On April 9, I ventured into the lion’s den as a commentator for the GOP Roundtable Discussion with all five Republican candidates for U.S. Senate –Don Bates, Jr., Richard Behney, Dan Coats, John Hostettler, and Marlin Stutzman – hosted by Indiana Barrister blogger and WXNT-1430 AM talk show host Abdul Hakim-Shabazz.
All of the commentators at the debate – myself, Josh Gillespie from Hoosier Access, Thomas Cook from Blue Indiana, and Mike O’Brien of WRTV’s Capitol Watch Blog – believed that to gain ground on presumptive favorite, Dan Coats, the other four would have to attack. None did.
This might be, in part, because Coats started the debate complimenting everyone for being so conservative and wanting what’s best for America. This is a mandatory and ingenious ploy for any candidate who leads the field, and it is often followed with, “America doesn’t want us engaging in negative attacks against each other because that doesn’t solve problems.” Attacking somebody after they’ve sucked up to you? That’s your grandmother telling you she likes your Sunday suit, and you respond with, “Your hat looks stupid.”
Consequently, the “debate” was more like a boring Fox reality show called “The Amazing Chase,” with the winner being determined by who could cram the most anti-Obama comments in one sixty-second spiel.
Anybody who doesn't believe in "the visual" aspect of politics should note how Coats' frontrunner status was amplified by the fact he was at the center of the table because the candidates were alphabetized, and he was the only guy who took his jacket off, as if to say, "I can go casual and still own these guys."
For my money, Don Bates, Jr. did the best job of stoking the populist fire. He called for a 5% congressional pay cut and came the closest to “going negative” by saying that he had none of the decades worth of government service at the table. Had I been a GOP voter without a lot of knowledge about the candidates, he would have been my guy.
Self-professed tea party activist, Richard Behney, who earned a rebuke from Indiana GOP Party Chair, Murray Clark, after Behney said he'd be "cleaning his guns" if the election in November didn't go well, did little to improve his image.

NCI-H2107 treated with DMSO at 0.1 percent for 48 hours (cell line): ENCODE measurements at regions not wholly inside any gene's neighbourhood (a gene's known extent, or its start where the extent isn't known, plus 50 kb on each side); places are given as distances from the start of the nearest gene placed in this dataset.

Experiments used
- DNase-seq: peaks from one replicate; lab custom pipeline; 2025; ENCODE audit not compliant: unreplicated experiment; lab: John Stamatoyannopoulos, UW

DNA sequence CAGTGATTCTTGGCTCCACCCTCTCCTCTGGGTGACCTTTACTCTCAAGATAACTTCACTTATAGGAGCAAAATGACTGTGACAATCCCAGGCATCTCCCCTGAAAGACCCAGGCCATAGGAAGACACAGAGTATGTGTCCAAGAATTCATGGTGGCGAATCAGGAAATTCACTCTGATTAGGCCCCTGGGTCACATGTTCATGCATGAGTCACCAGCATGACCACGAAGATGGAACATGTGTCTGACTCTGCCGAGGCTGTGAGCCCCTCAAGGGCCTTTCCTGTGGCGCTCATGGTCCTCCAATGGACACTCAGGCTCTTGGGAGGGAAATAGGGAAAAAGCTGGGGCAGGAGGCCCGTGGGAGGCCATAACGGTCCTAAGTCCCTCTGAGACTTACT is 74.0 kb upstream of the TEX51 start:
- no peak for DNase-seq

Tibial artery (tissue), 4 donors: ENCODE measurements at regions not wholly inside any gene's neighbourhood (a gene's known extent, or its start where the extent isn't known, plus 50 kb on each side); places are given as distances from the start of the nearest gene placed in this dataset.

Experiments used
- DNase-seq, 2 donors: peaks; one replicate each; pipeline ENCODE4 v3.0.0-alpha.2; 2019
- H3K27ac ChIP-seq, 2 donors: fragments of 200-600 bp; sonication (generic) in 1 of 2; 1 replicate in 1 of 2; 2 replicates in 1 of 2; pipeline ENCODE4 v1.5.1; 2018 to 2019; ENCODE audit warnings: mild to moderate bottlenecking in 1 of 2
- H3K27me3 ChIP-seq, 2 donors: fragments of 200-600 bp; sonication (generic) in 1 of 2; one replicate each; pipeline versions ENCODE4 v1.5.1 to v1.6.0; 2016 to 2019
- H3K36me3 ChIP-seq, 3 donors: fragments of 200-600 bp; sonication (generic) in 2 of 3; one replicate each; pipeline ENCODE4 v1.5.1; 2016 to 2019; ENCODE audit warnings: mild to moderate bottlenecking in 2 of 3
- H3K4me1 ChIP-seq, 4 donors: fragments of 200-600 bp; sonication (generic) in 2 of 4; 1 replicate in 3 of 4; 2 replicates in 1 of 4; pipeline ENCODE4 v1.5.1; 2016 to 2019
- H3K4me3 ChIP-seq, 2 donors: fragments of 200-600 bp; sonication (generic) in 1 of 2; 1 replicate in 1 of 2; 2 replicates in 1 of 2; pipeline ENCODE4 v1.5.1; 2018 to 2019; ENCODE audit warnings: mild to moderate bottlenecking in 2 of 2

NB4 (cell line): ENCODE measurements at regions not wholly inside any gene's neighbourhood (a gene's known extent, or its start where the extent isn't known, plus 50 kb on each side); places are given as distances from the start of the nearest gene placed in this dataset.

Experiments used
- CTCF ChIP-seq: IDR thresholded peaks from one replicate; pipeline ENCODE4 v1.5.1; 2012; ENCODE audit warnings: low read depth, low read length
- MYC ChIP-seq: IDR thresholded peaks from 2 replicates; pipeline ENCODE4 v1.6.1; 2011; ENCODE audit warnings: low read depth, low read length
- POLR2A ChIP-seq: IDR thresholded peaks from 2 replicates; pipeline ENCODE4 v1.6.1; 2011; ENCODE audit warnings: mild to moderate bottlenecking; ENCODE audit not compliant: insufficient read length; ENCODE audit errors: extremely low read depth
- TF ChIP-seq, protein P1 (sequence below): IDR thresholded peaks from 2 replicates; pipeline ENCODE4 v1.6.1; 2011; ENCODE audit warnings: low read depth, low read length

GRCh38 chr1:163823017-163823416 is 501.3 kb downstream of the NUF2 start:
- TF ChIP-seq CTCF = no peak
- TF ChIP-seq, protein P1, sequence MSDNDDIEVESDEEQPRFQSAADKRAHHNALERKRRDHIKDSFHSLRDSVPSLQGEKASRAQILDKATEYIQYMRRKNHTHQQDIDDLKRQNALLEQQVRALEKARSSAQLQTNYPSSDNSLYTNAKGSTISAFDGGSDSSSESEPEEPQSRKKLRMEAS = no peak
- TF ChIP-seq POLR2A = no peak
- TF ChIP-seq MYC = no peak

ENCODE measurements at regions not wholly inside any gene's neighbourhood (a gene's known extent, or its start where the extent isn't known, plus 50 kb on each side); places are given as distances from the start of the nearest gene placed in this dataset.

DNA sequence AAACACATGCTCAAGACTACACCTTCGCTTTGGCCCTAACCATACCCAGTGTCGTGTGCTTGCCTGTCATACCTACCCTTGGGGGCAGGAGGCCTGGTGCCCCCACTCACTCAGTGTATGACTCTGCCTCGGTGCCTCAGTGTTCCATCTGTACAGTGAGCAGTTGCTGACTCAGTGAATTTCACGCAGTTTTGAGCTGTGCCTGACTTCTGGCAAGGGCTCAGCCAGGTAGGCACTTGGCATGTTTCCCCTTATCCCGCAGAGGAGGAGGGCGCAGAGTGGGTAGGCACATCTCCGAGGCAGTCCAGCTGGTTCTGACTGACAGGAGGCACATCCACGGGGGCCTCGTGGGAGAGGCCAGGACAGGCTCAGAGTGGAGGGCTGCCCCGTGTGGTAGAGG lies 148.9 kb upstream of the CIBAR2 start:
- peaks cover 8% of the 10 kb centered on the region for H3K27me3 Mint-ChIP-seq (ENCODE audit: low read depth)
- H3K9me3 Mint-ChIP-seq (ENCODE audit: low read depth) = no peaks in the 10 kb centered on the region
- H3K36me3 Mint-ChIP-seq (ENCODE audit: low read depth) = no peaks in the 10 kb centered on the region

Behney repeatedly responded to whether he would support proposal x, y, or z by saying “over my dead body,” and he packed his remarks with gun-toting metaphors. On immigration, for example, he said that if somebody comes in the front door of his home and can speak English, the two might have a good conversation. But a person who sneaks in the back door "might get shot."
To his credit, Behney was the only candidate who stated that he supported repeal of Don’t Ask, Don’t Tell. Behney noted that he served in the military with gays and said he even knew some gay people from his time in the “music business.” Unfortunately, that one courageous position couldn’t alter my belief that Behney’s campaign slogan should be “The Fringe Unhinged.” He’s the embodiment of what makes people scared about Tea Partiers, and the fact Coats wouldn’t say anything against his violent rhetoric tells you all you need to know about the influence the GOP believes Tea Partiers wield.
Coats offered no chastisement, even though Behney also waved his hand right in front of Coats’ face while talking so often, I expected a melee to break out. (Behney might want to learn to stop “taking over” other people’s personal space before he starts in on federal government takeovers).